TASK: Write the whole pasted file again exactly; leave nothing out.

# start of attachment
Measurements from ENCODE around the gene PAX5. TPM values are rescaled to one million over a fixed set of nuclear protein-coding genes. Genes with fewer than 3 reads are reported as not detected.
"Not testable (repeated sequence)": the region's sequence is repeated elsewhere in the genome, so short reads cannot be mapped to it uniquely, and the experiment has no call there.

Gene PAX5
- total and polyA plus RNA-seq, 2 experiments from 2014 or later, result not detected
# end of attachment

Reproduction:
Measurements from ENCODE around the gene PAX5. TPM values are rescaled to one million over a fixed set of nuclear protein-coding genes. Genes with fewer than 3 reads are reported as not detected.
"Not testable (repeated sequence)": the region's sequence is repeated elsewhere in the genome, so short reads cannot be mapped to it uniquely, and the experiment has no call there.

Gene PAX5
- total and polyA plus RNA-seq, 2 experiments from 2014 or later, result not detected